More than 100 world leaders gathered for a summit Monday as work begins at a two-week U.N. climate conference, with areas of focus expected to include pledges for emissions targets and funding to help developing nations cope with impacts from climate change.
British Prime Minister Boris Johnson, who is serving as host of the conference in Glasgow, Scotland, stressed the urgency of acting, saying humanity has waited for too long.
"If we don’t get serious about climate change today, it will be too late for our children to do so tomorrow," Johnson said.
John Kerry, the U.S. climate envoy, told reporters ahead of Monday’s summit that goals for the conference include raising “global ambition very significantly,” and for countries to commit to what he called a “decade of action” in order to limit global warming to 1.5 degrees Celsius above pre-industrial levels.
Kerry also highlighted the need to deal with the financial aspect of climate change, both the deployment of committed funds and helping developing nations with the damage they suffer.
“We also know that there’s real loss and damage out there, that there are nation-states that are talking about where their people are going to move because the sea level is rising. There are areas where people can no longer live. And there are migrants moving around the planet as a consequence of the destruction of habitat,” Kerry said. “I don’t think you can galvanize the kind of global action that you need to be able to accomplish our goals if we're not being sensitive and thoughtful about people up and down the economic food chain and people who have done nothing, in most cases, to contribute to the problem.”
The climate summit follows a meeting of G-20 leaders in Rome where they agreed to work to reach carbon neutrality “by around mid-century" and pledged to end financing for coal plants abroad by the end of this year, but failed to agree on phasing out coal domestically.
“While I welcome the #G20’s recommitment to global solutions, I leave Rome with my hopes unfulfilled — but at least they are not buried,” U.N. Secretary-General Antonio Guterres wrote on Twitter.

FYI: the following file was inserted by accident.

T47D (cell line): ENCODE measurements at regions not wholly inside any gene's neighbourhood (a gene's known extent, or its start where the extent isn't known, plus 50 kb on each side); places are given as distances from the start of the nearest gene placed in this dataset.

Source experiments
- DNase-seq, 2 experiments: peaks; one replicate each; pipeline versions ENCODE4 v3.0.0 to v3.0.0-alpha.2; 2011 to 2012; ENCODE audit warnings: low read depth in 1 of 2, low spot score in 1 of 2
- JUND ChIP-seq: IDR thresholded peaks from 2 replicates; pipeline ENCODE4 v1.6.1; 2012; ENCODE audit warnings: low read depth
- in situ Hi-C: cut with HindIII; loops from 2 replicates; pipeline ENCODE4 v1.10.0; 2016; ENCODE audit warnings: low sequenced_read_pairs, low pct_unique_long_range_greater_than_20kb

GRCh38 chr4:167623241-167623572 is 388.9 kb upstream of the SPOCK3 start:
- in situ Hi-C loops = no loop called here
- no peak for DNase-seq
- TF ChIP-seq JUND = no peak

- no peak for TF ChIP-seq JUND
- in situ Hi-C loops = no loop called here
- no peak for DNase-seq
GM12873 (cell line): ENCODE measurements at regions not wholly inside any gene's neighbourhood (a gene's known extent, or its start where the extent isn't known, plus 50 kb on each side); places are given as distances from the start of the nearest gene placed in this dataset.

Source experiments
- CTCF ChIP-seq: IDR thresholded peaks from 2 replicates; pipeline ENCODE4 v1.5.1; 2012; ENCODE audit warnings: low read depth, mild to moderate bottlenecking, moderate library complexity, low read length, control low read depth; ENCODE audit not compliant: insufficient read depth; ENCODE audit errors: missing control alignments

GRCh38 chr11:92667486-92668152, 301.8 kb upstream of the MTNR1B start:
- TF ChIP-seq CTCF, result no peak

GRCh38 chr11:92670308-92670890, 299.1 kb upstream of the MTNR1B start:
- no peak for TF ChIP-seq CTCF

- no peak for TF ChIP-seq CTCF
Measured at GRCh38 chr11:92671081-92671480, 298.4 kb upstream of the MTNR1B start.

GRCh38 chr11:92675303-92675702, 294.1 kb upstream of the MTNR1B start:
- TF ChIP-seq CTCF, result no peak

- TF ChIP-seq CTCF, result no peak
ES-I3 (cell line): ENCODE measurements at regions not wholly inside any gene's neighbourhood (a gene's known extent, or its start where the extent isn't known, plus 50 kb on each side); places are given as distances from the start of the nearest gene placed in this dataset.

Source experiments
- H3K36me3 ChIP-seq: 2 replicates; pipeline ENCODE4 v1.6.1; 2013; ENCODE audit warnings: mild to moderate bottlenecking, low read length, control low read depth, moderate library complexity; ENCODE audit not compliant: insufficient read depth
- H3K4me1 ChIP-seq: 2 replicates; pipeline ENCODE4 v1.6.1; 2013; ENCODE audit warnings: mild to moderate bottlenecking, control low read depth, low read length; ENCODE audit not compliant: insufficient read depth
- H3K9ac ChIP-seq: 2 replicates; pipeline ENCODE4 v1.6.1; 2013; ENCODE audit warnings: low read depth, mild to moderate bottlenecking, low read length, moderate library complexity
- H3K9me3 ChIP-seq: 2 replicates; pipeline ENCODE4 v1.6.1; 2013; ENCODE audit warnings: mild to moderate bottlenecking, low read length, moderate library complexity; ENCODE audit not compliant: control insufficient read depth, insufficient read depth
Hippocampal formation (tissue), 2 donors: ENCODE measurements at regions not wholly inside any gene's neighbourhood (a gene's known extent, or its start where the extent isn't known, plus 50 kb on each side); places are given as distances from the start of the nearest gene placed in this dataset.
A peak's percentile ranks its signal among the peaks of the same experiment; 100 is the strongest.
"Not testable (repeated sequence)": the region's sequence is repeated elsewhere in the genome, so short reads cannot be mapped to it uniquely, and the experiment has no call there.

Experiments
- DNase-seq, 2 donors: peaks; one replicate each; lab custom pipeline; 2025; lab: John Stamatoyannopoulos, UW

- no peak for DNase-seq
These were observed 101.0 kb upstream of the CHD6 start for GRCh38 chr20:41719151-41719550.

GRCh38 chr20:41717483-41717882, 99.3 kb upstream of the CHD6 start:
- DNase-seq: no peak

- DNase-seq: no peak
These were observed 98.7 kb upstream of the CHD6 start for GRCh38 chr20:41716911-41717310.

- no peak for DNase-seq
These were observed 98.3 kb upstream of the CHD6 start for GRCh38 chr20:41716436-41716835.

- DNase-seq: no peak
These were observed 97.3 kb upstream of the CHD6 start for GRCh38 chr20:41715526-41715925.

The leaders issued their final communique Sunday at the end of a two-day summit.
They also addressed efforts to reach the goal of limiting global warming to 1.5 degrees Celsius, in line with a global commitment made in 2015 with the Paris Climate Accord to keep global warming to “well below” 2 degrees Celsius above pre-industrial levels, and preferably to 1.5 degrees.
“We recognize that the impacts of climate change at 1.5°C are much lower than at 2°C. Keeping 1.5°C within reach will require meaningful and effective actions and commitment by all countries,” the communique said.
U.S. President Joe Biden, speaking at a press conference in Rome on Sunday, said while people were disappointed that Russia and China leaders didn’t “show up” with commitments about climate change, the leaders who did attend made “significant progress.”
“I think you are going to see we have made significant progress and more has to be done,” he said. “It’s going to require us to continue to focus on what China’s not doing, what Russia is not doing and what Saudi Arabia is not doing.”
The grouping of 19 countries and the European Union accounts for more than three-quarters of the world’s greenhouse gas emissions.
In October, two dozen countries joined a U.S.- and EU-led effort to slash methane emissions by 30% from 2020 levels by 2030.
Coal, though, is a bigger point of contention. G-20 members China and India have resisted attempts to produce a declaration on phasing out domestic coal consumption.
Climate financing, namely pledges from wealthy nations to provide $100 billion a year to support developing countries’ efforts to reduce emissions and mitigate the impacts of climate change, is another key concern. Indonesia, a large greenhouse gas emitter that will take over the G-20 presidency in December, urged developed countries to fulfill their financing commitments both in Rome and in Glasgow.
Some information in this report came from the Associated Press and Reuters.